KAMPALA – When preparing for an interview, body language is often overlooked. You might talk a big game, but your body language might hold you back from getting that job. Here are seven common body language mistakes you should avoid during a job interview.
Human communication has very little to do with what you say and more to do with what you do. The most overlooked part of human communication is body language. Your body language speaks volumes about your intentions and abilities and shows a deeper side of you that most people hide. This alternative communication is what the hiring manager will examine.
Job seekers naturally concentrate on their resume, cover letter, and interview questions, which is a good strategy. However, the hiring manager can overlook your qualifications, resume, and connections because of common body language mistakes. So, how do you control your body during a job interview? The first step is to understand what body language is.
What is body language?
There are different levels of human communication. The most common is speaking. However, when speaking, other forms of communication happen. Some people use their hands to demonstrate and explain whatever they are saying. Others use their eyes and facial expressions. All this is part of body language. So, how can your body language be a mistake? Your body language can be a mistake when it sends signals that communicate something that contradicts whatever you are saying.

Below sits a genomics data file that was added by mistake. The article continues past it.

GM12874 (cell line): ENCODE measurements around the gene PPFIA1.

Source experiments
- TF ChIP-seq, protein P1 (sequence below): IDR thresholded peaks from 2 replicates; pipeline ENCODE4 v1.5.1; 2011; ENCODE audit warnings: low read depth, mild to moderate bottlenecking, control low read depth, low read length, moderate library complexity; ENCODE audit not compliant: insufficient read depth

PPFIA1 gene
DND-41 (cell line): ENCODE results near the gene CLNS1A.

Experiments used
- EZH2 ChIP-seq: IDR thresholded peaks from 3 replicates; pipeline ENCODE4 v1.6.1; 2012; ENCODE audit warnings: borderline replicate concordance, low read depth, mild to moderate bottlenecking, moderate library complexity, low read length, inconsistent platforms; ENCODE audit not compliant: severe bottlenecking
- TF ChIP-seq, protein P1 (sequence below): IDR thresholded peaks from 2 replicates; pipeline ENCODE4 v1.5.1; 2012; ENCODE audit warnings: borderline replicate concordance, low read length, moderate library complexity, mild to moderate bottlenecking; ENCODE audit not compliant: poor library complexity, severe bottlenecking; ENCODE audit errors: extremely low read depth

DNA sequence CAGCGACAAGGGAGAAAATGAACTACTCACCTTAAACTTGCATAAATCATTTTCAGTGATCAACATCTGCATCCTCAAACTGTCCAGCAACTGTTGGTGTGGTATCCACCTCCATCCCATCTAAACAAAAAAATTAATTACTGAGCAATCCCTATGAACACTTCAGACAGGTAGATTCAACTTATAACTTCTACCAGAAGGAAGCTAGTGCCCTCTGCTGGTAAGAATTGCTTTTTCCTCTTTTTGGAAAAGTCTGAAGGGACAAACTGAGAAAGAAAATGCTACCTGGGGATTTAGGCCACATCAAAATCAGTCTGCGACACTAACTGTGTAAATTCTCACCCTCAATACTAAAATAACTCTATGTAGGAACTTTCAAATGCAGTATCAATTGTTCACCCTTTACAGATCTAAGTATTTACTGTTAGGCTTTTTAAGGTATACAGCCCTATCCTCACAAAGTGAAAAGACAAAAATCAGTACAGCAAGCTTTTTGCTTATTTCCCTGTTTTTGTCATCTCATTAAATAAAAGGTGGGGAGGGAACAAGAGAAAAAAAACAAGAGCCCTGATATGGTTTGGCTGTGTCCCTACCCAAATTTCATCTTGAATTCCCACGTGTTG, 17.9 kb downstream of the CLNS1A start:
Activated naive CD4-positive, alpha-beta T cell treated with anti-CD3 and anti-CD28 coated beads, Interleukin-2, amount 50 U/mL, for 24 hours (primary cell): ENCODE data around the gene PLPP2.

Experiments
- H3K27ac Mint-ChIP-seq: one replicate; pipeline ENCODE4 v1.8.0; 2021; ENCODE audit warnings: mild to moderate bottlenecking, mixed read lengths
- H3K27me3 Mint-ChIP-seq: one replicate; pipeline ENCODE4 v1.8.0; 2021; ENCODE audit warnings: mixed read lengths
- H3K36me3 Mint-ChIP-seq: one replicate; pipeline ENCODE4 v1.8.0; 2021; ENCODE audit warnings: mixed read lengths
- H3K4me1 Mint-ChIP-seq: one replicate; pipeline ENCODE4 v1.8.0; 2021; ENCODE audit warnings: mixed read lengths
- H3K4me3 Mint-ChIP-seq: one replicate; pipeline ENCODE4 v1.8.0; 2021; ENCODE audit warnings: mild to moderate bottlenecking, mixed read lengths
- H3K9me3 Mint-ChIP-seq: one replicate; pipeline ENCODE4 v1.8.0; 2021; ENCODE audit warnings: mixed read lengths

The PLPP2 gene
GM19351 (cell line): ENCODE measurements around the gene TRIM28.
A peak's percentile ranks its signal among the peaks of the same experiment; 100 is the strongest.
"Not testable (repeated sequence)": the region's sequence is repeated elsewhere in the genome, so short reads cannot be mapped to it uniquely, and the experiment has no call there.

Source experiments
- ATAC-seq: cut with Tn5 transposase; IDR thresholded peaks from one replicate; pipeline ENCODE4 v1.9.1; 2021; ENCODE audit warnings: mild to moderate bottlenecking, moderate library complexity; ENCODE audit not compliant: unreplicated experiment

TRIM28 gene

Luckily, you can work on your body language mistakes by:
- Identifying the mistake
- Identifying what triggers this mistake; and
- Finding ways of managing the mistake
Below are seven body language mistakes that people make during interviews and tips on how to control them.
A common mistake is walking into the hiring manager’s office and failing to smile. If you do not smile, the hiring manager will assume that you are not happy to be there. It also speaks volumes about your trustworthiness and approachability, which are good qualities when meeting clients. It is natural not to smile or laugh when nervous or anxious. The best way to manage this common body language mistake is to practice answering interview questions while smiling. Keep reminding yourself to smile throughout the interview. Smiling will make you look like an enthusiastic job seeker about to interview for a role.
Not maintaining eye contact
Do you look around the room when you speak or listen? You appear distracted or apprehensive when you dart your eyes around the room when someone is talking or when you are speaking. Maintaining eye contact with your interviewer will create a good rapport that will make you seem competent and confident. If you struggle with this common body language mistake, you can practice answering interview questions with your friend. Your friend should tell you when you are not making eye contact and identify what triggers you. Alternatively, if you don’t want to practice with a friend, you could stand before a mirror and practice. This way, you can gain confidence and pick out any other body language mistakes.
Slumping in your chair makes it seem like you have low energy for the interview. Moreover, it makes you seem unprepared and unable to handle interview questions, which is not the message you want to send to the recruiter. Posture speaks volumes about your confidence, whether you are sitting or standing. Practice before a mirror by pushing your shoulders up and keeping your chin up. Alternatively, practice good sitting posture by imagining that a string tied to the ceiling from the top of your head is holding you up. Practice interview questions while maintaining this posture.
Crossing your arms across your chest